Mike, have you not attempted to create a paper yourself on your cure? It would be an easy thing to work with a PhD student or Professor at a local research institute and create a small trial. Have it published and you have real scientific proof from which to propogate your cure further - which, is really the true aim of all cures.

Reply
Mike F. May 9, 2013 at 2:13 pm

We have been curing recluse bites in my part of the country for years using electric shock. This was developed by a local doctor, now deceased, who cured over 600 severe cases. I have taken up the torch and effected over 250 cures myself. The cure rate is 100%. I have been able to cure bites that had turned whole areas of flesh black with necrotic depressions in the center and returned these areas to normal function. I know the medical community says this does not work but they are just flat wrong. I'm not sure why there is such a negative reaction by the medical community especially as they have done no study of the method and we have. Perhaps there is some vested interest as the thousands of dollars for present poorly effective treatments would no longer be forthcoming and the price of a 9 volt battery is negligible. I would suppose this new treatment will also be quite expensive. I provide this service for free despite the attempt of grateful recipients to pay me. The device we use costs $20. These cases are not anecdotal. I am just sorry so many people must suffer due to the crass ignorance of the few.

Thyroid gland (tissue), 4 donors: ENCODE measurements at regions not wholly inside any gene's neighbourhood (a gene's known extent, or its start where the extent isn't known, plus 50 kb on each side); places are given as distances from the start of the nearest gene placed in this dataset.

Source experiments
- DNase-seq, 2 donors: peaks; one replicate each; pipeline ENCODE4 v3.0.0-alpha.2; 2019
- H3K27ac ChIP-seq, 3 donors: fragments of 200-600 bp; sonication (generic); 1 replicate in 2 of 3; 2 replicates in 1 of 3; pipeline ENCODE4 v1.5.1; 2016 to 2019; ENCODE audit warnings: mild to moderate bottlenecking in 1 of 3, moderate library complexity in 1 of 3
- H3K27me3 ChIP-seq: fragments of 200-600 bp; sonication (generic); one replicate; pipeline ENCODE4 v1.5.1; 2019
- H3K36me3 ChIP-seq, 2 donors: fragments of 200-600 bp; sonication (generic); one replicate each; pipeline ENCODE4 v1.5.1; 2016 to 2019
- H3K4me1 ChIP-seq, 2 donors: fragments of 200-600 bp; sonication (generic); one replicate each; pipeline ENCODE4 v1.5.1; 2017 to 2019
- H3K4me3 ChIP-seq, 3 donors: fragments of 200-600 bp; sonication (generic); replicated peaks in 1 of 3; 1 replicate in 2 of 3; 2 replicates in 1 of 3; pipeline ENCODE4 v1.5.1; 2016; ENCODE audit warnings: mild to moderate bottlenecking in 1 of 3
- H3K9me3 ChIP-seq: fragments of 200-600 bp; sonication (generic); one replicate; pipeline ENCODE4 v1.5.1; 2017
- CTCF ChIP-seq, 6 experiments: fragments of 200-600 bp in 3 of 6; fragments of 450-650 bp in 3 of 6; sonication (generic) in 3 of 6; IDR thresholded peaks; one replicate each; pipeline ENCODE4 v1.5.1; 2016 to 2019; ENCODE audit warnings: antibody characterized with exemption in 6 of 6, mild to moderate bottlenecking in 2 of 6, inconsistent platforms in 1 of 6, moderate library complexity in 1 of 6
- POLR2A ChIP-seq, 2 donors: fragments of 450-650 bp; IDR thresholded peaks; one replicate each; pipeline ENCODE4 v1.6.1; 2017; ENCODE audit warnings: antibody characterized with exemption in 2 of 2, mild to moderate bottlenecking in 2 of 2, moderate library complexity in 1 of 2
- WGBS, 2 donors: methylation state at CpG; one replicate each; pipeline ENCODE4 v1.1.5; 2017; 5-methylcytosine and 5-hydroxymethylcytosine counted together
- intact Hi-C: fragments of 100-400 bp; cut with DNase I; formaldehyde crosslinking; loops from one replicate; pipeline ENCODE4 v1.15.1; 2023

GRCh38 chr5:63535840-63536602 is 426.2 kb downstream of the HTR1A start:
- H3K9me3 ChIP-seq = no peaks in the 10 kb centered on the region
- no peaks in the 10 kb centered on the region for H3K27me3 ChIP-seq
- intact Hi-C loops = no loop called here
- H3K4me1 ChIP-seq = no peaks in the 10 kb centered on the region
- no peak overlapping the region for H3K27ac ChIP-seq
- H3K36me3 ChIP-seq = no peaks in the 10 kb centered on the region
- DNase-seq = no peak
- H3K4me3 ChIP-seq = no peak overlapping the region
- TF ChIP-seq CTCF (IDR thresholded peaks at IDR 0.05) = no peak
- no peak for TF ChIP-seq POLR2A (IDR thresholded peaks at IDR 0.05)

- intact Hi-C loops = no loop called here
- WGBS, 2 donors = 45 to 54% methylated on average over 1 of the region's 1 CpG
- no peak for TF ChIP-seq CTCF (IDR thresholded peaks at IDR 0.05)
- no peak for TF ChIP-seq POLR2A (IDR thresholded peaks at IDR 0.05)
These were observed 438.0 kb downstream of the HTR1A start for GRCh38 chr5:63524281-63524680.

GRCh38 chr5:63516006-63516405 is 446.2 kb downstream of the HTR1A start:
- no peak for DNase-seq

Reply
jonn February 6, 2014 at 7:42 pm

Mike,